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Evaluation of Essential Oils and Their Major Components for Disease Resistance

Serkan Tokgöz, University of Nebraska - Lincoln


Essential oils (EOs) are natural hydrophobic compounds, which are highly complex, typically comprising 20 to 60 constituents, with two or three main components making up 20% to 95% of their composition, alongside other minor constituents. Research has firmly established the potent antibacterial and antifungal properties of EOs and their primary components. To assess their efficacy, one EO, Nutmeg oil, and seven main components, including safrole, toscanol, safraleine, cinnamaldehyde, carvacrol, carvone, and thymol, were tested against four economically significant fungal pathogens (Alternaria solani, Fusarium graminearum, Rhizoctonia solani, and Sclerotiorum sclerotiorum), one oomycete pathogen (Phytium ultimum), and four bacterial pathogens (Clavibacter michiganensis subs. nebraskensis, Xanthomonas campestris pv. campestris, Pseudomonas syringae pv. tomato DC3000, and GFP-tagged P. syringae pv. tomato). In vitro studies were conducted to evaluate the inhibitory effects of these selected EOs and major components on fungal and bacterial growth, determine the Minimum Inhibition Concentration (MIC), Minimum Fungicidal Concentration (MFC), and Minimum Bactericidal Concentration (MBC) of the compounds, and investigate their impact on spore production and germination of F. graminearum. Among the tested components, carvacrol, carvone, cinnamaldehyde, safraleine, and thymol exhibited significant growth inhibition of the pathogens. These five major components were further tested in wheat heads against F. graminearum to assess their efficacy in reducing infection, mycotoxin levels, and wheat quality parameters in greenhouse conditions. Similar studies were conducted on tomato seedlings infected with P. syringae pv. tomato to evaluate the impact on disease severity, agronomic features, and the relative expression levels of genes associated with resistance pathways, including SAR, ISR, and R-genes. The in vitro screening revealed varying efficacy of the main EO components against fungal and bacterial pathogens, depending on the tested components, their concentrations, and the pathogens. Cinnamaldehyde, carvacrol, and thymol demonstrated the strongest growth inhibition against both fungal and bacterial pathogens, with MIC, MFC, and MBC concentrations ranging from 0.25 mg/mL to 5 mg/mL. These components also inhibited spore production and germination at relatively low concentrations. Furthermore, safraleine and carvacrol significantly reduced Fusarium Head Blight (FHB) infection and deoxynivalenol (DON) levels while improving yield and maintaining nutritional properties. Application of cinnamaldehyde and thymol resulted in a significant decrease in chlorotic areas on leaves and the incidence of bacterial speck lesions in tomato seedlings. Additionally, EO application upregulated the expression of defense-related genes PR1, PR2, and PR3 in tomato plants infected with P. syringae pv. tomato DC3000. The testing of major EO components establishes a foundation for discovering novel alternative biocides for controlling fungal and bacterial diseases.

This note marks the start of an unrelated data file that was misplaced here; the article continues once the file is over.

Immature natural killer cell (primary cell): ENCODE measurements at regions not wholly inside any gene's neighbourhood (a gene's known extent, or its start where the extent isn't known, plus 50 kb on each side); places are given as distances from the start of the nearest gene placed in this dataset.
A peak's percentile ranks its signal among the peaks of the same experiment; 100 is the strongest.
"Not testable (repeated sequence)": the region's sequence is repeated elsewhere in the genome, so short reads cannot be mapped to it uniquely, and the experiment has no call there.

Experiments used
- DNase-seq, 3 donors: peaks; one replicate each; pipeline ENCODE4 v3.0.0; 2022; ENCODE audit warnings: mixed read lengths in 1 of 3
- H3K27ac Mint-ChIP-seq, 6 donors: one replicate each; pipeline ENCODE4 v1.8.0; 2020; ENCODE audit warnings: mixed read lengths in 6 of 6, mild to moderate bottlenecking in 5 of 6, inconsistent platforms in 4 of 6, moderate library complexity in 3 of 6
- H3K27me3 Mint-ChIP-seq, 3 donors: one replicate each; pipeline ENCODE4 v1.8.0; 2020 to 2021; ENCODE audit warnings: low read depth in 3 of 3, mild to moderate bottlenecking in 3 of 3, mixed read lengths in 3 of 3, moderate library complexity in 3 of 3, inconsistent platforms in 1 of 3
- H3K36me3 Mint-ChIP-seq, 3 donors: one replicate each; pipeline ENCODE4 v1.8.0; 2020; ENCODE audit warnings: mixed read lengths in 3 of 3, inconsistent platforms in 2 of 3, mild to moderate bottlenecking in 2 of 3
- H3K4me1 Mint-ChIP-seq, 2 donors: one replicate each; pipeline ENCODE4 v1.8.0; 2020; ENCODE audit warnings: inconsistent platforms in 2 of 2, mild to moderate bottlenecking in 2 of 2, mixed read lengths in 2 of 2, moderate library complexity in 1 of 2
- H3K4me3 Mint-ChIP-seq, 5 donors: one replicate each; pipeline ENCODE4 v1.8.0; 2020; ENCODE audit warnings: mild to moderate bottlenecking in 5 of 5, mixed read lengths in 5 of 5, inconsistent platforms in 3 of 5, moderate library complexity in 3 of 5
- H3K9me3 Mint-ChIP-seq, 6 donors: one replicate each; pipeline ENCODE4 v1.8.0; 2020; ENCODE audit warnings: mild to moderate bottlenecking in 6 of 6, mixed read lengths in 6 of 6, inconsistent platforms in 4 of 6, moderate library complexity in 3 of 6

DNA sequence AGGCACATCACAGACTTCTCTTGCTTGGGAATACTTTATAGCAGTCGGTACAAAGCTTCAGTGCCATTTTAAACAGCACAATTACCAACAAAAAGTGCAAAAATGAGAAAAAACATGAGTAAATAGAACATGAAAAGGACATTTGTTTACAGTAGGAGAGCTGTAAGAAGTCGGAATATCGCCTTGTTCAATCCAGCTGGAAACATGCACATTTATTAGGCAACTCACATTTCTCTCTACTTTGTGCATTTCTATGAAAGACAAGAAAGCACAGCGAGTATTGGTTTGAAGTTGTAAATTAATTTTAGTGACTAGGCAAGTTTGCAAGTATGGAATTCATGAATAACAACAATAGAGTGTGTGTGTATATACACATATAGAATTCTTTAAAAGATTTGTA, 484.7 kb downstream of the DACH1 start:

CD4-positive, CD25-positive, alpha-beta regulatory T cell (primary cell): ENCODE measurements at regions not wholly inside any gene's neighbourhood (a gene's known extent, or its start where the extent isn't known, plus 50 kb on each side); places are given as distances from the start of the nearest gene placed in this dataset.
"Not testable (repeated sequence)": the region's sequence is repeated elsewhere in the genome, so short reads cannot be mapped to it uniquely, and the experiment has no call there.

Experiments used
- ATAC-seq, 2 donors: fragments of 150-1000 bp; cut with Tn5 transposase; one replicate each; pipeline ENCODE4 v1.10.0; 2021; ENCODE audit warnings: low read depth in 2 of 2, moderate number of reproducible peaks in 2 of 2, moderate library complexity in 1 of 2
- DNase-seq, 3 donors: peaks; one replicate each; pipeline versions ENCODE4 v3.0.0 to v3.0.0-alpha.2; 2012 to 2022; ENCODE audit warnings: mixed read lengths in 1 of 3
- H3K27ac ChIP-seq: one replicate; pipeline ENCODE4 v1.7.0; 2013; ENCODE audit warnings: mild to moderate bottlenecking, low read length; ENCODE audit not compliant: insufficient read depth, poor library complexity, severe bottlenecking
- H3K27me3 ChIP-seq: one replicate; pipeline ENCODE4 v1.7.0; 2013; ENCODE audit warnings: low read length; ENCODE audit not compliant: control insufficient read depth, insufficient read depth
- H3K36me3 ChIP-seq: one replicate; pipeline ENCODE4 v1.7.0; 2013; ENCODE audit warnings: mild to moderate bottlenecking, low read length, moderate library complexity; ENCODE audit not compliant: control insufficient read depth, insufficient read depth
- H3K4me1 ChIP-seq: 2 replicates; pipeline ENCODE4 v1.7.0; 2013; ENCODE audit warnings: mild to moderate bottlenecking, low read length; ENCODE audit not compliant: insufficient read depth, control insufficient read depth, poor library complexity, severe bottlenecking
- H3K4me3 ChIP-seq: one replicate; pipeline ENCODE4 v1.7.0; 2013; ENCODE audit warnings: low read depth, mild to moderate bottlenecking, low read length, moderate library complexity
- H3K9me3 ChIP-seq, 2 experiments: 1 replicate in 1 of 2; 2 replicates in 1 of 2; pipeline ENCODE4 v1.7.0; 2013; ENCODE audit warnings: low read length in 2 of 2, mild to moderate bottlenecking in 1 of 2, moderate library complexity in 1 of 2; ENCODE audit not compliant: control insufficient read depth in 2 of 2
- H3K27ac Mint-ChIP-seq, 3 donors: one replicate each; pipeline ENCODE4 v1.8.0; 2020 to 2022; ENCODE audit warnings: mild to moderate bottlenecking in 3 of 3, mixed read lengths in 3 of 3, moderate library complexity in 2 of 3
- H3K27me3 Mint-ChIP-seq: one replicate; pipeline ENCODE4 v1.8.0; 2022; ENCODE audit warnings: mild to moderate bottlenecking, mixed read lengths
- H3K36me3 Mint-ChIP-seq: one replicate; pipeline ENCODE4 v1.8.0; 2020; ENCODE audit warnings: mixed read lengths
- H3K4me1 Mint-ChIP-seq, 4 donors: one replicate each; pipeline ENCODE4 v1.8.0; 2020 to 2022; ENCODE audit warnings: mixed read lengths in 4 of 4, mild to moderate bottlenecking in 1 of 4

Subject Area

Plant Pathology|Horticulture|Agronomy

Recommended Citation

Tokgöz, Serkan, "Evaluation of Essential Oils and Their Major Components for Disease Resistance" (2024). ETD collection for University of Nebraska-Lincoln. AAI31294567.